I pointed out the degrees on the résumé that suggested otherwise, and the tension between us soared. When I confronted my superior and demanded to know what about the candidate from Grambling made him not a chemist, he grumbled something under his breath, and reluctantly sent both candidates for an interview with the chief chemist.

Simple racism, I thought. On reflection, though, I understood that I was wrong. It was racism, but not simple racism. My white co-worker had simply never encountered a black chemist before. Or a black engineer. Or a black doctor. I realized that we hired people not so much on their résumés, but rather on our preconceived notions of what the successful candidate should be like. And where was my boss going to get the notion that a chemist should be black?

Books transmit values. They explore our common humanity. What is the message when some children are not represented in those books? Where are the future white personnel managers going to get their ideas of people of color? Where are the future white loan officers and future white politicians going to get their knowledge of people of color? Where are black children going to get a sense of who they are and what they can be?

And what are the books that are being published about blacks? Joe Morton, the actor who starred in “The Brother From Another Planet,” has said that all but a few motion pictures being made about blacks are about blacks as victims. In them, we are always struggling to overcome either slavery or racism. Book publishing is little better. Black history is usually depicted as folklore about slavery, and then a fast-forward to the civil rights movement. Then I’m told that black children, and boys in particular, don’t read. Small wonder.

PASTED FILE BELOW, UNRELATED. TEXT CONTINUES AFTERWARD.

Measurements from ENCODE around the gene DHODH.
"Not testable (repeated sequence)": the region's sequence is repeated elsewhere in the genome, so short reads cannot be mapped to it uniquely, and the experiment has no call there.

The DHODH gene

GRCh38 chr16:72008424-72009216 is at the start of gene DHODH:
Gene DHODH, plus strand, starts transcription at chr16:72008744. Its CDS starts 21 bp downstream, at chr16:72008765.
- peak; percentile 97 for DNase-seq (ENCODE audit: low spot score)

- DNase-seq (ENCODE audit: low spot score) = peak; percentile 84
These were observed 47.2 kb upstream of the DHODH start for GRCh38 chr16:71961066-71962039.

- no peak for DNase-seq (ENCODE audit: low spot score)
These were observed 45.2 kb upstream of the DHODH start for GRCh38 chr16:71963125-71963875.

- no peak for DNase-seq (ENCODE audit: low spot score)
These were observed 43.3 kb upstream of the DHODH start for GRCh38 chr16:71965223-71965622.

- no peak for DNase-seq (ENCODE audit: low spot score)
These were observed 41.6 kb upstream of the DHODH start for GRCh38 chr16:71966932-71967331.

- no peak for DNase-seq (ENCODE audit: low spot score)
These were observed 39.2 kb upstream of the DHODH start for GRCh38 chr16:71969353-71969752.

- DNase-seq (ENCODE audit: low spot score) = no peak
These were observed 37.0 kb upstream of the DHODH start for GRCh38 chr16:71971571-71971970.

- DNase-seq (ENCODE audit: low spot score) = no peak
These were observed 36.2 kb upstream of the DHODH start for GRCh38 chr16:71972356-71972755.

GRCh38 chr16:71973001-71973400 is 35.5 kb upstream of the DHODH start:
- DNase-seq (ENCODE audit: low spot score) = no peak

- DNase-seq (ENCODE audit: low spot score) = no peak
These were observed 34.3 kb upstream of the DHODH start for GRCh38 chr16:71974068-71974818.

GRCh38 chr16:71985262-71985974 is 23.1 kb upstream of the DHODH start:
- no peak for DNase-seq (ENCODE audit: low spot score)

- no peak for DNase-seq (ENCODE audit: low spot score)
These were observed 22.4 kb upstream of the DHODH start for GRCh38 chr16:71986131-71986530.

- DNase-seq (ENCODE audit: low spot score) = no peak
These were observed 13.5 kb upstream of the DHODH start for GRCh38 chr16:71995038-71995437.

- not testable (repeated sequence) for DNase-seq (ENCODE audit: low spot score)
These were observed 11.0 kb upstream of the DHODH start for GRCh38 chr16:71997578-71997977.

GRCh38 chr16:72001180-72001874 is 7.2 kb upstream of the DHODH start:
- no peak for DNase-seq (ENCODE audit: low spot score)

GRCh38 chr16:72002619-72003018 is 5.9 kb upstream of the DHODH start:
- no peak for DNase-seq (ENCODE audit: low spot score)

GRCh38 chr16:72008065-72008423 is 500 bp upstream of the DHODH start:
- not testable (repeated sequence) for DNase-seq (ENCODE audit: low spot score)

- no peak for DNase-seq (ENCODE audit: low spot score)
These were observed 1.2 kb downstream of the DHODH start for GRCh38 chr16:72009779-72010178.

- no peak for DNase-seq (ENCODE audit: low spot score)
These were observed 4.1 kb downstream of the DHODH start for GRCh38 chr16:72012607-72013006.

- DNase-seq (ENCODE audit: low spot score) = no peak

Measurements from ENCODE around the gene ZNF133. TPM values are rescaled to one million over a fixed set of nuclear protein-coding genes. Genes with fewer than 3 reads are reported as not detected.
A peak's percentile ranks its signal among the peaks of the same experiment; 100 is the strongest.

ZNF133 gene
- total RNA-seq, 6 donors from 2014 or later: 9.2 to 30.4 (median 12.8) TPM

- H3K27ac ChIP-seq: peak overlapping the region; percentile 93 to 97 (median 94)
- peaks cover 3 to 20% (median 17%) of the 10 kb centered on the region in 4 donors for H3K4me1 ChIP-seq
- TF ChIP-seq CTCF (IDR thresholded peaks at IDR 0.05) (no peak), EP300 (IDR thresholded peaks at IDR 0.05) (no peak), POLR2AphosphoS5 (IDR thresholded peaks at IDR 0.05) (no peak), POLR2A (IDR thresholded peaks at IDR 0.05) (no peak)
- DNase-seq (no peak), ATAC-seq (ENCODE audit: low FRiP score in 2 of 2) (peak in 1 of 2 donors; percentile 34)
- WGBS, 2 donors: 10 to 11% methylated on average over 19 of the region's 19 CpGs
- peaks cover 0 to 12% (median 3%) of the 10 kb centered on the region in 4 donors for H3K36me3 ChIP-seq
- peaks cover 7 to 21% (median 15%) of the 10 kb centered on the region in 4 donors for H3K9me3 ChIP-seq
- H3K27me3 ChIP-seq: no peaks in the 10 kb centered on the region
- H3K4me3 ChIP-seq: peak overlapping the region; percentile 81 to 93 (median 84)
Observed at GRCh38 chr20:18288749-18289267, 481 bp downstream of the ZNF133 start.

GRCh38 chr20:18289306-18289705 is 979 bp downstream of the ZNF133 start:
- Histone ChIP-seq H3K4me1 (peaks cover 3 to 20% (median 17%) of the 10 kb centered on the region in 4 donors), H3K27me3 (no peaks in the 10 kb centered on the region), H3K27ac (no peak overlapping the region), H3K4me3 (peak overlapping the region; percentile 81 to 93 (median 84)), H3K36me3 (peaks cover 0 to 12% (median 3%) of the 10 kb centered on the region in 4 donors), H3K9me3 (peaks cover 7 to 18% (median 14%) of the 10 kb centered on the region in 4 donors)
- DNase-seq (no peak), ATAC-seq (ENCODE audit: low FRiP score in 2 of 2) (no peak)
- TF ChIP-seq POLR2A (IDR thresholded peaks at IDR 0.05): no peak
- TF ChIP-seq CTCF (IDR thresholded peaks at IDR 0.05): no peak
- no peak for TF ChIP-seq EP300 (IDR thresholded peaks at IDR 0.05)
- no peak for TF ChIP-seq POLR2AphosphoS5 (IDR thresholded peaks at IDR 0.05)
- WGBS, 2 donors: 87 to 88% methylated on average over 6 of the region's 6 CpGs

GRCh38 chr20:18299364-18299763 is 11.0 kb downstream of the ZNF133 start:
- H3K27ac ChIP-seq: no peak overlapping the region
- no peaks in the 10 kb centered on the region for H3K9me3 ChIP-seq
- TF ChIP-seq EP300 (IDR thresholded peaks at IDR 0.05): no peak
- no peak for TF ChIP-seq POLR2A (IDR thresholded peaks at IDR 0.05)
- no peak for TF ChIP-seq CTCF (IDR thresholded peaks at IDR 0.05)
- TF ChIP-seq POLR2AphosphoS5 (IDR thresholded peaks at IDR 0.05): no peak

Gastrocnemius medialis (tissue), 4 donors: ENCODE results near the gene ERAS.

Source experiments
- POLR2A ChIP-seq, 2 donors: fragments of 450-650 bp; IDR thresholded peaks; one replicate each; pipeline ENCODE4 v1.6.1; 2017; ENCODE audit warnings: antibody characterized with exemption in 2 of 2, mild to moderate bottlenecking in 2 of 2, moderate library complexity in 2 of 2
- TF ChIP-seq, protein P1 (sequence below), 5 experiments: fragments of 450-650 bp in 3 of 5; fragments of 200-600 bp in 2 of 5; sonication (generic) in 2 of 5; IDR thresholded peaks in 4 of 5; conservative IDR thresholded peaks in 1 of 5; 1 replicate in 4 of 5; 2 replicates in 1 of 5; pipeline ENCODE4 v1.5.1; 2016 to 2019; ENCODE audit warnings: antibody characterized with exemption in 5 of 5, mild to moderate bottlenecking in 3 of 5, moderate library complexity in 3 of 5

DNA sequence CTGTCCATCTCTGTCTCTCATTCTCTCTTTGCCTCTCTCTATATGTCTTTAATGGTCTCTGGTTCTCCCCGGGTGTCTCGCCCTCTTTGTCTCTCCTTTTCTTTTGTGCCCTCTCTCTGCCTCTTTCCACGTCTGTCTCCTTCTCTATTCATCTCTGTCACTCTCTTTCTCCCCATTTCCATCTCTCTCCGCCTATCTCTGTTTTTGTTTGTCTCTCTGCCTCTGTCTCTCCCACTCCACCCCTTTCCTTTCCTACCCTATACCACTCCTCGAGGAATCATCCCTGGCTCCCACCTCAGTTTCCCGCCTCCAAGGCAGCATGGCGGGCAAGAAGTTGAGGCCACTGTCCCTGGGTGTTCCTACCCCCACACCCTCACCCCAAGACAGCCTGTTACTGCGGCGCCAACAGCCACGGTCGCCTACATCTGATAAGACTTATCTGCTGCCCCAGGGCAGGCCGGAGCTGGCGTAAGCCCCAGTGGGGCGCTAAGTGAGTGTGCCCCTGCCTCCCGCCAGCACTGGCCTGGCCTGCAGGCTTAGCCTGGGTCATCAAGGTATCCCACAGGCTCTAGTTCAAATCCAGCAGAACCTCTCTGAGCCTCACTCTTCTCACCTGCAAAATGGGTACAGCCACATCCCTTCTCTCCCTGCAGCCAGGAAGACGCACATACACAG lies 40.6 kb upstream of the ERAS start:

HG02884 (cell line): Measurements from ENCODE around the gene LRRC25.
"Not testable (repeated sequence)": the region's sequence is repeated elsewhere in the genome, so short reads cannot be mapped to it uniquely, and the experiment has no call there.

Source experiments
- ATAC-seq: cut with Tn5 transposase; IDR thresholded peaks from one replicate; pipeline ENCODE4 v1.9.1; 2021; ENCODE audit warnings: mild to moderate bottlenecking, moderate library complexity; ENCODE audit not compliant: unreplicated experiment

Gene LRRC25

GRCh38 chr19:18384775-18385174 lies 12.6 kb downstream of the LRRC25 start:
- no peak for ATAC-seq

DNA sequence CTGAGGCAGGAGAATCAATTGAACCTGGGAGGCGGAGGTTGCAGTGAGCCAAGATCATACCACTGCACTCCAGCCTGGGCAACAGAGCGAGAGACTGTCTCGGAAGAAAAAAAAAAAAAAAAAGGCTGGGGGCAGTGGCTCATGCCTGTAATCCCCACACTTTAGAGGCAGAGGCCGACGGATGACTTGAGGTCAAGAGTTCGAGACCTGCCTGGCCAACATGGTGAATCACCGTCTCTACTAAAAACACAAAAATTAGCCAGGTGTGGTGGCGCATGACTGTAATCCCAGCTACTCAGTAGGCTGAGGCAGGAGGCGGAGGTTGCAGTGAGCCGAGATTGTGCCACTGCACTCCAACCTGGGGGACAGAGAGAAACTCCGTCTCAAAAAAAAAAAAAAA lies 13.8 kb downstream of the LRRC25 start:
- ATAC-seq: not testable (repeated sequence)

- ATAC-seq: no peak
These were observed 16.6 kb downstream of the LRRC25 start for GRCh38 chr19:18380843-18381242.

There is work to be done.

Walter Dean Myers is an author of books for children and young adults including “Monster,” and the previous Library of Congress National Ambassador for Young People’s Literature.

Sunday, March 16, 2014

Saturday, March 15, 2014

11793: March Mad Men.

The latest episode of CBS series The Crazy Ones—titled “March Madness”—focused on St. Patrick’s Day, a holiday hated by recovering alcoholic Simon Roberts. This show is so miserable, there ought to be a 12-Step program to help viewers cope after having watched it.

Thursday, March 13, 2014

11791: Blackface Is In Vogue.

From DiversityInc…

Vogue Publishes Blackface Spread

By Chris Hoenig

The fashion industry’s ignorance of the fact that Blackface is offensive continues, with Vogue’s Italian edition publishing a spread featuring a model in Blackface.

The series of photos in Vogue Italia, titled “Abracadabra,” features model Saskia de Brauw in a variety of ethnic costumes and face-paint colors, including orange and black.

The photo spread continues a disturbing trend among fashion magazines, which ignore the offensive nature of Blackface. Vogue has published at least two spreads that feature models with painted faces, including a spread last year in its magazine in the Netherlands and a 2009 shoot in its French edition. Blackface models were also featured in spreads last year in Numero and Metal magazines. Jeanne Deroo, beauty editor at ELLE France, also posted a picture of herself in Blackface to her Instagram account late last year, and later said she didn’t realize her “costume” was offensive.